If anyone wants to sprout some, I'd be happy to provide seeds from the next crop, but that won’t be until August or September.

I am very confident PP on top of a hugel mound will work well. We have a large shelter belt along the roadway that was built up, and planted, over a decade ago. A low area was filled in with some brush and lots of horse manure. Then soil (silty flood leavings) was put on top and PP pads planted as well as chollas and a few other things. The cactus seem to love it there and between prickly pear and cholla they have formed a fairly impenetrable hedge that yields lots of PP fruit, edible cholla buds, and is habitat to many small animals. Birds, reptiles, and mammals. This area is wide and level, not really a raised mound as commonly built with hugelkultur. I am just now building a taller, skinnier, more typical, raised hugelberm along another side of the property for flood control. Using the same basic recipe of brush, manure, soil. Berm gets nearly full sun and even with mulch I'm sure the top will get pretty dry much of the year. We average just 11inches/yr. I'll put a bunch of PP pads on top while leaving the moister,low area north of the berm for (slightly) more thirsty plants. As the PP grows up it will create a living thorny fence that shades the North side, creating a milder microclimate down there. The South side of this berm mostly bounds the driveway. Hopefully chiletepin will like it there and be able to sprout back in spring above whatever groundcovers can establish domain on the harsh hot side of the berm.

Feeling pretty longwinded with this post, but there is yet another use for PP that has not been mentioned yet in this thread. The use of the mucilaginous flesh of the mature pads to STABILIZE EARTH for building purposes. Plaster, rammed earth, adobe etc. I've no experience with this but will be trying it out soon on some small test experiments. Apparently the pads are chopped up well and left to soak/ferment for a time (weekish?). The resulting mash is then strained and the liquid mixed with earth for Adobe or RE. This is reported to impart the finished wall a measure of resistance to water and weather. I think it can be applied as a render coating over the top of a dried earth wall, or plaster, as well. I'm eager to test it out and will do some test bricks alongside untreated controls.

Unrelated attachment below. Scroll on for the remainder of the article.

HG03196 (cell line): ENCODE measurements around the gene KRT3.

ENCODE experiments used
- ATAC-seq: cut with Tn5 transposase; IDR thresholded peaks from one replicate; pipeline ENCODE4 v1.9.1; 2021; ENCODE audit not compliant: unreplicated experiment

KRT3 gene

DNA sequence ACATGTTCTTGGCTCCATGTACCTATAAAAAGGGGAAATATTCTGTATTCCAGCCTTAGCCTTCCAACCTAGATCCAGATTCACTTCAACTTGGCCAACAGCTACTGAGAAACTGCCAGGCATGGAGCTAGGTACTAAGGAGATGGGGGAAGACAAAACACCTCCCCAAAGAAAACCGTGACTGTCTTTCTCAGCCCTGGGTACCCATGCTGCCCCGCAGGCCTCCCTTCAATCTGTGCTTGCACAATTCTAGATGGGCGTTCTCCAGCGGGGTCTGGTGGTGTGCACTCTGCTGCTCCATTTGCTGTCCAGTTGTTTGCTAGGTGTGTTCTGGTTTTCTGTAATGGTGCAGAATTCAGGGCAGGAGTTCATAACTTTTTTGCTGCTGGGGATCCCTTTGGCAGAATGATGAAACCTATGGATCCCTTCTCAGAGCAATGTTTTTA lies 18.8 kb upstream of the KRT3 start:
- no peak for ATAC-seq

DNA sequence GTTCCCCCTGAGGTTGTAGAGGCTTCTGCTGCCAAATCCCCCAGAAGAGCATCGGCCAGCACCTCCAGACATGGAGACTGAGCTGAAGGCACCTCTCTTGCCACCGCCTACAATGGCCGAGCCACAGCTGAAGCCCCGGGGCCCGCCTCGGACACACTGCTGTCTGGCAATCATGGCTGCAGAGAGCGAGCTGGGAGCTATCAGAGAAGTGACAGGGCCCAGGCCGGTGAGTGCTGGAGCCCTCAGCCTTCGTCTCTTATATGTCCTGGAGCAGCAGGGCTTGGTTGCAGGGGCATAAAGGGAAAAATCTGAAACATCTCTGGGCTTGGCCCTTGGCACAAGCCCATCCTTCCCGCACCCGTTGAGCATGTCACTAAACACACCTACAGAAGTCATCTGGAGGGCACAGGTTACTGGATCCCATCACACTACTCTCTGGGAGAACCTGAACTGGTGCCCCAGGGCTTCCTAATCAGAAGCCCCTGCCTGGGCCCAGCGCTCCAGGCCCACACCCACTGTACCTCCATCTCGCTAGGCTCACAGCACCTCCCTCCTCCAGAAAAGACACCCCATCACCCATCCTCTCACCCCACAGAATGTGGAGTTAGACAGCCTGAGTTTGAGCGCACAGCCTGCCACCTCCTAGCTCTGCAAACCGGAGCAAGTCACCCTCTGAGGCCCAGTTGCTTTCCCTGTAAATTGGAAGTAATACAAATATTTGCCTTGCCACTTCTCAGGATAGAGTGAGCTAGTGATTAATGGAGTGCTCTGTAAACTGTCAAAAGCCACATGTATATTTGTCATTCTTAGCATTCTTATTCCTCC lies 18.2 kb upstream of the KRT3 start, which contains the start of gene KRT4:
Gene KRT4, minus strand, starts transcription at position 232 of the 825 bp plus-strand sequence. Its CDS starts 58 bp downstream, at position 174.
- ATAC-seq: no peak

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Location: Austin TX/Sierra Blanca TX
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What a great thread! I absolutely LOVE prickly pears. I plan on growing many on my land. Thanks for all the helpful advice, posters!
 
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I don't think I had the cold hardy variety. I stuck them inside a hoophouse in December (though we'd already had some frost), and I've ignored them until today, when some wind blew the plastic off of the hoophouse. They are all shriveled, almost rotten looking. Also, from reading some posts online about prickly pears in the winter, I should have put them into some sandy/rocky soil that would drain well, though they were pots, so not really subject to getting waterlogged due to being under the plastic.
 
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Location: San Francisco
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Question: why are people planting the pads without shade or a nurse plant? They'll grow without but they benefit greatly with moister soils and dappled light in very dry and hot climates until they get three-fivr pads high